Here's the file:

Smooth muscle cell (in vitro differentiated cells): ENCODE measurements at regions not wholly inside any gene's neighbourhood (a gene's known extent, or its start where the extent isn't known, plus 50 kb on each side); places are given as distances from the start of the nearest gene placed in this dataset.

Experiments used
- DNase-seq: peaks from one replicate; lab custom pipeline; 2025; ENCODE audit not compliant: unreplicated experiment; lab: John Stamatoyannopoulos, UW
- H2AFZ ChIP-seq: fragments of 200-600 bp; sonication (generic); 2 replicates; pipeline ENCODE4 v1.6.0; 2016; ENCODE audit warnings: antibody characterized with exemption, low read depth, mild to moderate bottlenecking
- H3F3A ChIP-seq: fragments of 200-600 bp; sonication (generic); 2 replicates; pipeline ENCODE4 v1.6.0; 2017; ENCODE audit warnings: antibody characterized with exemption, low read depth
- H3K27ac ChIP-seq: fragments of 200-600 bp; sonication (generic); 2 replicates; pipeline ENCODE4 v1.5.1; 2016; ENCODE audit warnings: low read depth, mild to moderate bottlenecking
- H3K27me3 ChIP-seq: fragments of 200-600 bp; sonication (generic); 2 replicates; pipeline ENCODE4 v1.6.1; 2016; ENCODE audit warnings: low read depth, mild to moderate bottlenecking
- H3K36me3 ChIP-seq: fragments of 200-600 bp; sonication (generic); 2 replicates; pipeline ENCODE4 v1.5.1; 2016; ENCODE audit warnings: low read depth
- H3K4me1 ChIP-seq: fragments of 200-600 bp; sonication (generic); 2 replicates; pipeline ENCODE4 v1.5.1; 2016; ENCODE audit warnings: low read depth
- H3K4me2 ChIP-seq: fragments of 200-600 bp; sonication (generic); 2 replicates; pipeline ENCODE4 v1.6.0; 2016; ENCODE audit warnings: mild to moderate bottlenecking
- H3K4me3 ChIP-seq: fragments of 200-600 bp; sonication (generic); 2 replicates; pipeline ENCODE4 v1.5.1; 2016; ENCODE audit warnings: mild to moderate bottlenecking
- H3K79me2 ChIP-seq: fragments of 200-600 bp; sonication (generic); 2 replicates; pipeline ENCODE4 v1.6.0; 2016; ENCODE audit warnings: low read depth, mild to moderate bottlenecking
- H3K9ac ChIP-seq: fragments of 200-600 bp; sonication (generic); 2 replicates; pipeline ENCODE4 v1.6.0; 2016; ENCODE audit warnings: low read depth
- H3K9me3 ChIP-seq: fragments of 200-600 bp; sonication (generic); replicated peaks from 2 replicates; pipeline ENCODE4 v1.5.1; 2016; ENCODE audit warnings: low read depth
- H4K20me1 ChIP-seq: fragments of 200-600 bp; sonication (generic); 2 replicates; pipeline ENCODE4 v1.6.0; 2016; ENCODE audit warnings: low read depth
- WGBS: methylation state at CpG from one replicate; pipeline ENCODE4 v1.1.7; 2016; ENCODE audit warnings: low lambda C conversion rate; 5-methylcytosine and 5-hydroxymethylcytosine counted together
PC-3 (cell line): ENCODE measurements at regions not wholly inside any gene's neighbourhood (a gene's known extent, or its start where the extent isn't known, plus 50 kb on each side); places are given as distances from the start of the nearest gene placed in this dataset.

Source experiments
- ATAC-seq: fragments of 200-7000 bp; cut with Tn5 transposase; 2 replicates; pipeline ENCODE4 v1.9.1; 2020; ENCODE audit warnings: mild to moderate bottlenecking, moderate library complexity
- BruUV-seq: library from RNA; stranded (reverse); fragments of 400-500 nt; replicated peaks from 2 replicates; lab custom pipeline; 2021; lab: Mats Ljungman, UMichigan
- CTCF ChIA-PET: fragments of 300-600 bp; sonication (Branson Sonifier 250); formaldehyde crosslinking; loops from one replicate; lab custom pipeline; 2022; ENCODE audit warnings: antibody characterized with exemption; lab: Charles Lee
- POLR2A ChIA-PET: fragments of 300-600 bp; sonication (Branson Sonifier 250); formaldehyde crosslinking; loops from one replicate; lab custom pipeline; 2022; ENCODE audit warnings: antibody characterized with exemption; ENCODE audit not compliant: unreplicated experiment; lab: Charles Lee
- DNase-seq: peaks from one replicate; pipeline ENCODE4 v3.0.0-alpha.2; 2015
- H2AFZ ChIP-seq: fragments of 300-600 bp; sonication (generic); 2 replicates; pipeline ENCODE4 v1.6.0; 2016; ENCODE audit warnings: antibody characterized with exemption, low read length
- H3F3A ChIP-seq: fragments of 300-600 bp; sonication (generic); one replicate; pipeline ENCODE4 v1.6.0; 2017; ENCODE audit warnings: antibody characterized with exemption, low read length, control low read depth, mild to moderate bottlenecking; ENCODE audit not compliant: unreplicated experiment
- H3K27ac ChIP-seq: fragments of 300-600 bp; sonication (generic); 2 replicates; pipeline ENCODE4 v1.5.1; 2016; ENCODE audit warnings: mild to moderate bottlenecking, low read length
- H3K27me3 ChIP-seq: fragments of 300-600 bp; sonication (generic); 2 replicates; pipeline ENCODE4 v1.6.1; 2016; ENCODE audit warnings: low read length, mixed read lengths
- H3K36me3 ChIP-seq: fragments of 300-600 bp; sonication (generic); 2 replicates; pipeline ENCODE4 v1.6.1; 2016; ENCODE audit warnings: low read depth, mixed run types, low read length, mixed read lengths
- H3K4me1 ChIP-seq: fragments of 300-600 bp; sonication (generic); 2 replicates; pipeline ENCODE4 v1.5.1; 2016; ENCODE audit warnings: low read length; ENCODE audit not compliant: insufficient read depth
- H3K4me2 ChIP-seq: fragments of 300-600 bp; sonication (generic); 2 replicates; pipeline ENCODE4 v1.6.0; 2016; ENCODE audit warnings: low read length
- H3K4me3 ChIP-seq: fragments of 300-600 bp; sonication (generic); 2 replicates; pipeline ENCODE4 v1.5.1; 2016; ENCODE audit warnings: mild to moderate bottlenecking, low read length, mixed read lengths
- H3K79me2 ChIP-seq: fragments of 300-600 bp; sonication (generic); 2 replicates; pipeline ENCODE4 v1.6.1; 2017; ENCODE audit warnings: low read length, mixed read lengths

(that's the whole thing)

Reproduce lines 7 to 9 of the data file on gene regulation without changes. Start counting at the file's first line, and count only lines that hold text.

- H3K27me3 ChIP-seq: fragments of 200-600 bp; sonication (generic); 2 replicates; pipeline ENCODE4 v1.6.1; 2016; ENCODE audit warnings: low read depth, mild to moderate bottlenecking
- H3K36me3 ChIP-seq: fragments of 200-600 bp; sonication (generic); 2 replicates; pipeline ENCODE4 v1.5.1; 2016; ENCODE audit warnings: low read depth
- H3K4me1 ChIP-seq: fragments of 200-600 bp; sonication (generic); 2 replicates; pipeline ENCODE4 v1.5.1; 2016; ENCODE audit warnings: low read depth